IN THE NEWS TODAY
President Donald Trump pressed his controversial travel ban this morning after the London attack, calling for an expedited judicial review and urging his administration to seek a tougher version of the proposal. (Reuters)
The Saturday attack in London, the third terrorist strike in less than three months in Britain, occurred just days ahead of Wednesday's parliamentary election there. Prime Minister Theresa May
Following Prime Minister May's suggestion of possible new regulations to restrict the dissemination of extremist content online, Facebook (FB) said it wants to make its platform a "hostile environment" for terrorists. (CNBC)
London police said they have arrested 12 suspects in connection with Saturday's attack on London Bridge and the nearby Borough Market that killed seven people and wounded 48 others. The three assailants were shot dead by authorities. (CNBC)
Secretary of State Rex Tillerson said he does not expect a decision by Saudi Arabia, Egypt, the United Arab Emirates, and Bahrain to sever ties with Qatar to have a significant effect on the fight against ISIS. (Reuters)
Russian President Vladimir Putin claims he had limited personal interaction with former U.S. National Security Advisor Michael Flynn. NBC's Megyn Kelly also asked Putin about allegations of Russian interference in the 2016 election.
Washington wants to work with Beijing on denuclearizing North Korea, but cannot accept China's actions in the South China Sea, Defense Secretary James Mattis said in weekend speech in Singapore. (CNBC)
President Trump will reportedly introduce a plan today to privatize the air traffic control functions of the FAA, as part of a broader push this week for infrastructure reform. (The Hill)
As Apple (AAPL) opens its World Wide Developers Conference today, the tech giant was downgraded from "overweight" to "sector weight" at Pacific Crest, saying upside from the upcoming iPhone 8 is priced in, while risks are not. (CNBC)
Apple and Amazon (AMZN) are expected to join a bid by Apple supplier Foxconn for Toshiba's semiconductor business. The two U.S. tech companies plan to "chip in funds." (Nikkei)
Herbalife (HLF) raised its current quarter profit forecast but lowered its sales target as its transitions to new Federal Trade Commission rules. Herbalife has been accused by billionaire William Ackman of being a pyramid scheme. (Reuters)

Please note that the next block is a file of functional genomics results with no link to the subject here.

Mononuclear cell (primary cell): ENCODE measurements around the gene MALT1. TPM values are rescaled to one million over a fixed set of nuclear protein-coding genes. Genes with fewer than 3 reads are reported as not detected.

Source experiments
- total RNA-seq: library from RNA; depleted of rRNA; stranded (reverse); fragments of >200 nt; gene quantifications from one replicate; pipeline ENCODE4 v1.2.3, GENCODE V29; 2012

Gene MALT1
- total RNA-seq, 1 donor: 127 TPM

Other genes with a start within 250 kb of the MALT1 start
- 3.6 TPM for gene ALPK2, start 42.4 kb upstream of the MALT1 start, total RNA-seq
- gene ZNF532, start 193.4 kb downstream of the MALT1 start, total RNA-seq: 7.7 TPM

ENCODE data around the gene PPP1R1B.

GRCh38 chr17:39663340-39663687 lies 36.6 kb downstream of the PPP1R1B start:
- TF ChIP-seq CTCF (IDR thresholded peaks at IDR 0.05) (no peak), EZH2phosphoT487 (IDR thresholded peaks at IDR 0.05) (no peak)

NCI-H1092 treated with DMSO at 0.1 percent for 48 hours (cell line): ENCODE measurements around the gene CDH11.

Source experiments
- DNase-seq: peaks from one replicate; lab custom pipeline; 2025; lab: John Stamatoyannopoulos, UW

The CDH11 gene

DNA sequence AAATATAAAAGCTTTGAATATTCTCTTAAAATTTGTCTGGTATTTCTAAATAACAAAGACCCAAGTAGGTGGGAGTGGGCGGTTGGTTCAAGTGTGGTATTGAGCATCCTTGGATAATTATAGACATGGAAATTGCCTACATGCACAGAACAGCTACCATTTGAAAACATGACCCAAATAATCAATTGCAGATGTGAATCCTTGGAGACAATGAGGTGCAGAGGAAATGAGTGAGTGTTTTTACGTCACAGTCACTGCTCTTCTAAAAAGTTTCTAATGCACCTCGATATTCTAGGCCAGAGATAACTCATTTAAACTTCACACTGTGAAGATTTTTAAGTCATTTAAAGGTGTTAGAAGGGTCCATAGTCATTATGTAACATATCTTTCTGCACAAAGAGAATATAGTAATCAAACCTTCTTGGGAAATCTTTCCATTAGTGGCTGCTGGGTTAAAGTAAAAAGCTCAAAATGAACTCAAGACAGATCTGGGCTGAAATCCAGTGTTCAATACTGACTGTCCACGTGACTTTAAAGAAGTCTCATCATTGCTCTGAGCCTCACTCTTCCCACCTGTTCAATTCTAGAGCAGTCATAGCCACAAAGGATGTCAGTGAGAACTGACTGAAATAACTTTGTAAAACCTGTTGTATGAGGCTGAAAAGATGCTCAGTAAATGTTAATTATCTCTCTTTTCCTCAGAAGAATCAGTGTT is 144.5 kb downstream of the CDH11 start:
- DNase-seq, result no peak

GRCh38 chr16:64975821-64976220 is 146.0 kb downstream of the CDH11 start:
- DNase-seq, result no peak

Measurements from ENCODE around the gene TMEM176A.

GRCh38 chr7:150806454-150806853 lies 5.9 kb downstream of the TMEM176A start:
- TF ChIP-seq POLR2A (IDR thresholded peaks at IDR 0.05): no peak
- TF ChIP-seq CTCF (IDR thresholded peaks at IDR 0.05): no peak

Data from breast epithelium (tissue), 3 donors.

Tesla (TSLA) no longer has Toyota (TM) as a stakeholder. Toyota said over the weekend that it had sold all its shares in the electric automaker by the end of 2016 after holding a 3 percent stake. (FT)
General Motors (GM) CEO Mary Barra faces shareholders this week, under pressure from a hedge-fund investor and fresh scrutiny following the ouster of her counterpart at a crosstown rival. (WSJ)
STOCKS TO WATCH
U.S. private equity giant Blackstone (BX) has offered about $2 billion to buy out Finland-based real estate company Sponda, a nearly 21 percent premium that the board has recommended that shareholders accept.
Deutsche Bank (DB) did not respond to a request from House Democrats seeking information about possible ties between Russia and President Donald Trump, according to a Democratic staffer.
Dollar Tree (DLTR) is being sued by discount retailer Dollar Express for allegedly driving it out of business. Dollar Express was formed from stores that Family Dollar and Dollar Tree sold to win approval for their merger.
Sony (SNE) announced the release of the first title from its new unit focusing on smartphone games. Users in Japan can now sign up for a mobile version of "Everybody's Golf," a longtime staple of its PlayStation platform.
Gigamon (GIMO) is set to explore a sale. The maker of network monitoring software has been pushed by major stakeholder and activist hedge fund Elliott Management to explore alternatives that include a sale.
"Wonder Woman" conquers the domestic box office with a $100.5 million opening weekend. The Warner Brothers and DC Comics film also brought in $122.5 million overseas. (Variety)
In a policy shift, the NFL will allow its TV partners to accept liquor ads in the upcoming 2017 season on the condition they include a "prominent social responsibility message." (WSJ)